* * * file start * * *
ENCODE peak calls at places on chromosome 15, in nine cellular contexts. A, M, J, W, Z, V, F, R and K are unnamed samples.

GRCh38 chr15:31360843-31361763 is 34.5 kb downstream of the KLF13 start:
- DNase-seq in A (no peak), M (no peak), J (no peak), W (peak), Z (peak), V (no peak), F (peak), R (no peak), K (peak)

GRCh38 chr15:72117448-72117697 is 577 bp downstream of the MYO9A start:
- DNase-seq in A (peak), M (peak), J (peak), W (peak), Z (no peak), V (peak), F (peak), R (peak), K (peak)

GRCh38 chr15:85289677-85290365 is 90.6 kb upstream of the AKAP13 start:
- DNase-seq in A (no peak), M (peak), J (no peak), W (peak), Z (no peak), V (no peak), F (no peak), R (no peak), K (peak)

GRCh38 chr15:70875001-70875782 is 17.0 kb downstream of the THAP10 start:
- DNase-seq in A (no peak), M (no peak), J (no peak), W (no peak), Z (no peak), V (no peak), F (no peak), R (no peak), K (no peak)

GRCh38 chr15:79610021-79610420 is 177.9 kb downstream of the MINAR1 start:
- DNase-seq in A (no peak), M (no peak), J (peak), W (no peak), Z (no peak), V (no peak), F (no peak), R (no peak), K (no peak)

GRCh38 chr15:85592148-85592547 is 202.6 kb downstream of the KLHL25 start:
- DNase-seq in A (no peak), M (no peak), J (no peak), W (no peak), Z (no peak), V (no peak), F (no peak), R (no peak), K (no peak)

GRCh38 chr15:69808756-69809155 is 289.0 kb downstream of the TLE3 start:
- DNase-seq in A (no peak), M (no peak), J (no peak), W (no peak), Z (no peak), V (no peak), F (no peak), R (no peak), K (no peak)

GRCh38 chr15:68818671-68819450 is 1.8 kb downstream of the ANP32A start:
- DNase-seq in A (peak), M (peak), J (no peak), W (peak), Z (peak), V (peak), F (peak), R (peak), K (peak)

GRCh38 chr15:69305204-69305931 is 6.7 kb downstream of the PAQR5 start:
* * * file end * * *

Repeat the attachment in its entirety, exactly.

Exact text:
ENCODE peak calls at places on chromosome 15, in nine cellular contexts. A, M, J, W, Z, V, F, R and K are unnamed samples.

GRCh38 chr15:31360843-31361763 is 34.5 kb downstream of the KLF13 start:
- DNase-seq in A (no peak), M (no peak), J (no peak), W (peak), Z (peak), V (no peak), F (peak), R (no peak), K (peak)

GRCh38 chr15:72117448-72117697 is 577 bp downstream of the MYO9A start:
- DNase-seq in A (peak), M (peak), J (peak), W (peak), Z (no peak), V (peak), F (peak), R (peak), K (peak)

GRCh38 chr15:85289677-85290365 is 90.6 kb upstream of the AKAP13 start:
- DNase-seq in A (no peak), M (peak), J (no peak), W (peak), Z (no peak), V (no peak), F (no peak), R (no peak), K (peak)

GRCh38 chr15:70875001-70875782 is 17.0 kb downstream of the THAP10 start:
- DNase-seq in A (no peak), M (no peak), J (no peak), W (no peak), Z (no peak), V (no peak), F (no peak), R (no peak), K (no peak)

GRCh38 chr15:79610021-79610420 is 177.9 kb downstream of the MINAR1 start:
- DNase-seq in A (no peak), M (no peak), J (peak), W (no peak), Z (no peak), V (no peak), F (no peak), R (no peak), K (no peak)

GRCh38 chr15:85592148-85592547 is 202.6 kb downstream of the KLHL25 start:
- DNase-seq in A (no peak), M (no peak), J (no peak), W (no peak), Z (no peak), V (no peak), F (no peak), R (no peak), K (no peak)

GRCh38 chr15:69808756-69809155 is 289.0 kb downstream of the TLE3 start:
- DNase-seq in A (no peak), M (no peak), J (no peak), W (no peak), Z (no peak), V (no peak), F (no peak), R (no peak), K (no peak)

GRCh38 chr15:68818671-68819450 is 1.8 kb downstream of the ANP32A start:
- DNase-seq in A (peak), M (peak), J (no peak), W (peak), Z (peak), V (peak), F (peak), R (peak), K (peak)

GRCh38 chr15:69305204-69305931 is 6.7 kb downstream of the PAQR5 start: